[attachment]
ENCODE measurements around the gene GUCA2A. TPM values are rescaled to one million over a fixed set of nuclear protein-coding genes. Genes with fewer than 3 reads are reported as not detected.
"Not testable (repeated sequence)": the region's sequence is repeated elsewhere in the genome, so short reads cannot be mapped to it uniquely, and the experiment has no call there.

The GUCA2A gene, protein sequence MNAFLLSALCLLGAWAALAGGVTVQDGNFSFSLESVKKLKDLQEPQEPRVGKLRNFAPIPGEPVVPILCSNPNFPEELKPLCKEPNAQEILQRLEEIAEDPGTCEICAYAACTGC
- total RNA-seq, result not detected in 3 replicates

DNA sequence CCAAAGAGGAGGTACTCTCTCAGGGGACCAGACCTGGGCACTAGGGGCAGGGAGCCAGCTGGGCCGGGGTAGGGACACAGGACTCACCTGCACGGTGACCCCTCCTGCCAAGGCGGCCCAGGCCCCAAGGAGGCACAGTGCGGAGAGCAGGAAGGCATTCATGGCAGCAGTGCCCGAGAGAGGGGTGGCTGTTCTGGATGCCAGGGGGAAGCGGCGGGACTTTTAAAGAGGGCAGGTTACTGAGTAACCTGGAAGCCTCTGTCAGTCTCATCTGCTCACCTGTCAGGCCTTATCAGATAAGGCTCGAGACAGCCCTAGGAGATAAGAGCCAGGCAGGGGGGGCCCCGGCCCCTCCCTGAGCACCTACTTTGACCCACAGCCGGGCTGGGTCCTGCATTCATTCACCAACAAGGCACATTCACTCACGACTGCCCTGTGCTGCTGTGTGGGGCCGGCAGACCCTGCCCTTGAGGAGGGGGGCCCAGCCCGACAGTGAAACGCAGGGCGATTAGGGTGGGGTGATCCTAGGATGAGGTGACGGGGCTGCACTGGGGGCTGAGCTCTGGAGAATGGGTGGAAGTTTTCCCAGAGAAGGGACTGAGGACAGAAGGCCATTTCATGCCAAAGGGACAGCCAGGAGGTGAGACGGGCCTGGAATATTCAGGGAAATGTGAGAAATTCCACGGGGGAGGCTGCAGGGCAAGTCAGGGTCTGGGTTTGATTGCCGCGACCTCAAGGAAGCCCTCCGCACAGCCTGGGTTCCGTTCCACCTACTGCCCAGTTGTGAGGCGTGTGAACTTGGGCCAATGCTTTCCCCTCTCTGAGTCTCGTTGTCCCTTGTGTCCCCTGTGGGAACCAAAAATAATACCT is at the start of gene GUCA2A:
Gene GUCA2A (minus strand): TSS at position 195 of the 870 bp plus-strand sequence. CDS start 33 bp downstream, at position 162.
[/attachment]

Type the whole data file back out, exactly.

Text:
ENCODE measurements around the gene GUCA2A. TPM values are rescaled to one million over a fixed set of nuclear protein-coding genes. Genes with fewer than 3 reads are reported as not detected.
"Not testable (repeated sequence)": the region's sequence is repeated elsewhere in the genome, so short reads cannot be mapped to it uniquely, and the experiment has no call there.

The GUCA2A gene, protein sequence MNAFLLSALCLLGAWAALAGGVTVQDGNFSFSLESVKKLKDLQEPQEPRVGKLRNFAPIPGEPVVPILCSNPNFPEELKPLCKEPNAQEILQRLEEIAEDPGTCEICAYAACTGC
- total RNA-seq, result not detected in 3 replicates

DNA sequence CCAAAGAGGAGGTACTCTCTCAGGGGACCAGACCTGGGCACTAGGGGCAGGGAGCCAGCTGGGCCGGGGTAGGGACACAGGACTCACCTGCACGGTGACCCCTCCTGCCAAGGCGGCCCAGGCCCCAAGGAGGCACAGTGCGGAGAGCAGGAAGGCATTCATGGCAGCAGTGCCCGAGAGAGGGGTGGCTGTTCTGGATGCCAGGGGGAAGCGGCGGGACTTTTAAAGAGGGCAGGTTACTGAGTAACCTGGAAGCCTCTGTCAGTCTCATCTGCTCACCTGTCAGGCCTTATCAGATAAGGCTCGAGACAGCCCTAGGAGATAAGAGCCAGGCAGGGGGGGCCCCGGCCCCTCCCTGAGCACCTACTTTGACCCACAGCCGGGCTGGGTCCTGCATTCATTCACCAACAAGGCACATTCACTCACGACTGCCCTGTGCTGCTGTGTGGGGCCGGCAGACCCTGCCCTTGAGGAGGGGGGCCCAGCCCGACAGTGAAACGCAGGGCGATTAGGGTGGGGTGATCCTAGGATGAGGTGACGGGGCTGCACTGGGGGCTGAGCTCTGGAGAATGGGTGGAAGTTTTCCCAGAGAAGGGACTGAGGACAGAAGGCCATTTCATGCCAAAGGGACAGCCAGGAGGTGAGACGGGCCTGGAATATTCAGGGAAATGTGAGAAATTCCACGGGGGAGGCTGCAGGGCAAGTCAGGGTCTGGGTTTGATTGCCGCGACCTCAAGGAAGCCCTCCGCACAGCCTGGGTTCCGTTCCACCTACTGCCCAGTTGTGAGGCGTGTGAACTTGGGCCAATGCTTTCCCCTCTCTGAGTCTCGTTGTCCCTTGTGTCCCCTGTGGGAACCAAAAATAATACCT is at the start of gene GUCA2A:
Gene GUCA2A (minus strand): TSS at position 195 of the 870 bp plus-strand sequence. CDS start 33 bp downstream, at position 162.